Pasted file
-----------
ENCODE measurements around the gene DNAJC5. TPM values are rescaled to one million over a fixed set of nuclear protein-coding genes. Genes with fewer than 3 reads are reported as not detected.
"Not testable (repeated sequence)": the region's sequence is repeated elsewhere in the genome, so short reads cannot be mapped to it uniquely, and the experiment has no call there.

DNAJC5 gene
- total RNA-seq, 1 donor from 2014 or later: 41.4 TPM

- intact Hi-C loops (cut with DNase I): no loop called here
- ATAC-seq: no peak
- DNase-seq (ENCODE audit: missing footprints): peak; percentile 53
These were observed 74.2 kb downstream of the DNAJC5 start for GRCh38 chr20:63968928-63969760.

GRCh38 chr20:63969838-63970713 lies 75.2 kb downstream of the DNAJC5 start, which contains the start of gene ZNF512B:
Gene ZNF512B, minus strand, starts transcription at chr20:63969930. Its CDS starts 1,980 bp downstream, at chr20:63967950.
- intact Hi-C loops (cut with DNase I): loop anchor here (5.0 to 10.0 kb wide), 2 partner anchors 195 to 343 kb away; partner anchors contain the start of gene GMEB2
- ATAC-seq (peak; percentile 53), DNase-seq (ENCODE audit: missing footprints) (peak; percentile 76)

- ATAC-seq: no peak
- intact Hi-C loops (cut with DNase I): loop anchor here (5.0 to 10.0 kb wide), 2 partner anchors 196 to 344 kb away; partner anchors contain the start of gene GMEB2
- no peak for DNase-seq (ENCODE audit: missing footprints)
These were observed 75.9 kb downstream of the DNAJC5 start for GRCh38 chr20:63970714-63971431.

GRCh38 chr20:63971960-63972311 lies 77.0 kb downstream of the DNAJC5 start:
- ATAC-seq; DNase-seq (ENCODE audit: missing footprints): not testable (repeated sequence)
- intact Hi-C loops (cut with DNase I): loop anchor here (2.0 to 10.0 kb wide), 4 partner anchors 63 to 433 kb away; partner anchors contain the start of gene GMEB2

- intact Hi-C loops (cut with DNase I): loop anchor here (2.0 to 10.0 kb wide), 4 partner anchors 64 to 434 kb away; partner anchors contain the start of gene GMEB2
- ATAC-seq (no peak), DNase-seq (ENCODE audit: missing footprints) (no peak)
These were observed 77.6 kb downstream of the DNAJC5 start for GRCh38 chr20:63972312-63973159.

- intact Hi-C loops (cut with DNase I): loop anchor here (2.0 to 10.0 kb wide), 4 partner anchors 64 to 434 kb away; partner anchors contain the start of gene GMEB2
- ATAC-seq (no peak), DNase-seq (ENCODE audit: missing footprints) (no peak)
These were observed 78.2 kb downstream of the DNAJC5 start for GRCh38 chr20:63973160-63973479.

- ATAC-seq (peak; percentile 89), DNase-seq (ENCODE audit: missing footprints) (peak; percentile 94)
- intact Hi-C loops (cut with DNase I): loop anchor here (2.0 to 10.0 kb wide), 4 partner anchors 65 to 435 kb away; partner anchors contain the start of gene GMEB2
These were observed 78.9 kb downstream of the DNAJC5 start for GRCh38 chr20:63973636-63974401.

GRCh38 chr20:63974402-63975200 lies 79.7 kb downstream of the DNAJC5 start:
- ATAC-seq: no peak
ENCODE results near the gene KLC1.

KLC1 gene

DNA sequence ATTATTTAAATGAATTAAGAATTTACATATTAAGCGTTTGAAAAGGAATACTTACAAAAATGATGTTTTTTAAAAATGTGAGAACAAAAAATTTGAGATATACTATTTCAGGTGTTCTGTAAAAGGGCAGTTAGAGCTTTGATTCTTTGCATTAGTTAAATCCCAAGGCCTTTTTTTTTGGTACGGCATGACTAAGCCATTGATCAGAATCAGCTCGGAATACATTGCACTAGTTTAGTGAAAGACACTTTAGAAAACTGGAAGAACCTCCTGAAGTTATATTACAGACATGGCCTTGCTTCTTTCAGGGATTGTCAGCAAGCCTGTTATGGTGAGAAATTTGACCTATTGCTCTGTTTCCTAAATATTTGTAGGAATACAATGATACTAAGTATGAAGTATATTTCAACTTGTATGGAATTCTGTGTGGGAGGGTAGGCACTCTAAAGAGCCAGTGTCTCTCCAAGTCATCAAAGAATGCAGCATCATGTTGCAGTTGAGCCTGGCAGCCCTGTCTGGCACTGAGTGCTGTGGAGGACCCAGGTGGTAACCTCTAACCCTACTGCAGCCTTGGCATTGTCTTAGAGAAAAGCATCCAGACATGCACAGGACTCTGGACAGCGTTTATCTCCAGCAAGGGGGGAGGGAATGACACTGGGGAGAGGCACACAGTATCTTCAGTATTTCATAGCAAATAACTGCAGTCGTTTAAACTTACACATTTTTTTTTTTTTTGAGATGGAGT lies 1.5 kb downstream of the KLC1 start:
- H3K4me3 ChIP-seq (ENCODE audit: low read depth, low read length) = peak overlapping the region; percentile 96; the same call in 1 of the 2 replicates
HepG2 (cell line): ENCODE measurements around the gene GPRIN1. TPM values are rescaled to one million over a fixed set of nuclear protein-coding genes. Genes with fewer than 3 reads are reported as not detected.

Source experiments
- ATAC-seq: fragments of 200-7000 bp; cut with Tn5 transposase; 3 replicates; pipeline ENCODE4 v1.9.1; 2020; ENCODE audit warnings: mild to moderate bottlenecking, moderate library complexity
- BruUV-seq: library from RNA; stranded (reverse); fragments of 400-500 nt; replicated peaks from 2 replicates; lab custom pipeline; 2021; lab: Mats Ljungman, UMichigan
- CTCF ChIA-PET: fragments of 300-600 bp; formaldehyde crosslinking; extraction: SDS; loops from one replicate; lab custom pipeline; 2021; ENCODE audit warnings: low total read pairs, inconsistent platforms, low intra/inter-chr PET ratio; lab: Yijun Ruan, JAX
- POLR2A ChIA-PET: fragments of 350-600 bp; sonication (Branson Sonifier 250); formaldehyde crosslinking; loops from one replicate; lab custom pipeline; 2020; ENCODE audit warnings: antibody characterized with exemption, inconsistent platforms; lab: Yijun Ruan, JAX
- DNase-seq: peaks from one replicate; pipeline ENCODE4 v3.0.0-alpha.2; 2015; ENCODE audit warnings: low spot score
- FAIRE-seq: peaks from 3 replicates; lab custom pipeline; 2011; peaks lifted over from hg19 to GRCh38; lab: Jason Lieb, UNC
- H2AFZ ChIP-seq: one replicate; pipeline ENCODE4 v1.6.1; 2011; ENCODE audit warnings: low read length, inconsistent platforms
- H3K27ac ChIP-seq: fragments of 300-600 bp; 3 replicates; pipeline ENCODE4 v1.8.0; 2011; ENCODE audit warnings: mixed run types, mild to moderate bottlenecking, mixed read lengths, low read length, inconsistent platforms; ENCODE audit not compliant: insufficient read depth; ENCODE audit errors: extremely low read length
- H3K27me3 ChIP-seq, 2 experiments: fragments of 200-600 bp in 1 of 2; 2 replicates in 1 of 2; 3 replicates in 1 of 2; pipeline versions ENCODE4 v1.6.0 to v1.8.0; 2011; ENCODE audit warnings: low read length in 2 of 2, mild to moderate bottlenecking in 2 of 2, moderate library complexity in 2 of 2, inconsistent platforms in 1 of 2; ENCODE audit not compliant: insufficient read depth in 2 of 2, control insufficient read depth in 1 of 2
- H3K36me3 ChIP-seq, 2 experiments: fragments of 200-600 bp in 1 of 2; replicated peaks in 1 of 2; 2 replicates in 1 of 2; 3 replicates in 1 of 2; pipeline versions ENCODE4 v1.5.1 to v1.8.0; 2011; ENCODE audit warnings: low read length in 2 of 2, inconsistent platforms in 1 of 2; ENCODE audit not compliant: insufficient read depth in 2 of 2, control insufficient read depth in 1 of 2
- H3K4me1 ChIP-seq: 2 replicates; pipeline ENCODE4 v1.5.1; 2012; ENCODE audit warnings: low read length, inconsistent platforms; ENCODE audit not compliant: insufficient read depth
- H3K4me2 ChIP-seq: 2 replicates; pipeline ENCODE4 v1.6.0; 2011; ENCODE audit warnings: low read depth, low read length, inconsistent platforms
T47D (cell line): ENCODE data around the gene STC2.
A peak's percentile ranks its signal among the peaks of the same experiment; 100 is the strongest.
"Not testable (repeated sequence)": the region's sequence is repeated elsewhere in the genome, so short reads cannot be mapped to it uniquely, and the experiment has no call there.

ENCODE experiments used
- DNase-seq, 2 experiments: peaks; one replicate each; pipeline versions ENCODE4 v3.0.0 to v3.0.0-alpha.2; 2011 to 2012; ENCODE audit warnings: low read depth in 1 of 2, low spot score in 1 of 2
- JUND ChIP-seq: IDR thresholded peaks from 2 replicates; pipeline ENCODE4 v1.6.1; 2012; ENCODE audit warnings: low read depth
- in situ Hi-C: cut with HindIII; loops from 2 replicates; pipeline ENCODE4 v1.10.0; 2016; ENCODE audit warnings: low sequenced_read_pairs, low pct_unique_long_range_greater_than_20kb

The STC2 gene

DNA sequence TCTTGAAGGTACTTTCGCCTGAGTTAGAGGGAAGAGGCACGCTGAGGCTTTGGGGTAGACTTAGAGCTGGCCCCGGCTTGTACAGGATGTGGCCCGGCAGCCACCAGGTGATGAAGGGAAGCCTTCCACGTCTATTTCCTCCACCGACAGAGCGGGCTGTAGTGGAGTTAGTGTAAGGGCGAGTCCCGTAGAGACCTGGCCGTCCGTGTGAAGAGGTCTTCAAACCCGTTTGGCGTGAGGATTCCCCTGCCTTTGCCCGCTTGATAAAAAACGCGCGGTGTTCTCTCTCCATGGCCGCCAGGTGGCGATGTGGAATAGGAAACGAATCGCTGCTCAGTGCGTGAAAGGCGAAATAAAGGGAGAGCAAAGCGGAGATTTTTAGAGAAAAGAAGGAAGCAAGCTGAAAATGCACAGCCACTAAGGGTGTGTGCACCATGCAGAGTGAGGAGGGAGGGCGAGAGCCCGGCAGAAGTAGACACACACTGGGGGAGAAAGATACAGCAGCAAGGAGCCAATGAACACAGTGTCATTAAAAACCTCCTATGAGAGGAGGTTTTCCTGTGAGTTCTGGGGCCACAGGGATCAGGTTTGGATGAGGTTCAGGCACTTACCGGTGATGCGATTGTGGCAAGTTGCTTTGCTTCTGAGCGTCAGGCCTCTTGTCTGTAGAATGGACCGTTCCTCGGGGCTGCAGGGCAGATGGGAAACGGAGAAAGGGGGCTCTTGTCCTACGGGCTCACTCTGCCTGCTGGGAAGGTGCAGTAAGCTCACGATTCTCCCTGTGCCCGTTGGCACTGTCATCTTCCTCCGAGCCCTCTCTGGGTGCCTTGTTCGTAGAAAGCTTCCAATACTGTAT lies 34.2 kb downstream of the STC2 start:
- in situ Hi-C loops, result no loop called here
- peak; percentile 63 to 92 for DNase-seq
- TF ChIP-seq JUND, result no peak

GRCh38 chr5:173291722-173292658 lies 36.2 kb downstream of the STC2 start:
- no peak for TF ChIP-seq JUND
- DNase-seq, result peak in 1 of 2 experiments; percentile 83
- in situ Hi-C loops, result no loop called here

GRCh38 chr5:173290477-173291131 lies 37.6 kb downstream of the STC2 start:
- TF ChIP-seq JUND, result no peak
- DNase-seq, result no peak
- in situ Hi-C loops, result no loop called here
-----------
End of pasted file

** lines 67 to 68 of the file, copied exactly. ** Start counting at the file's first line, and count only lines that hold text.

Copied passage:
- DNase-seq, result no peak
- in situ Hi-C loops, result no loop called here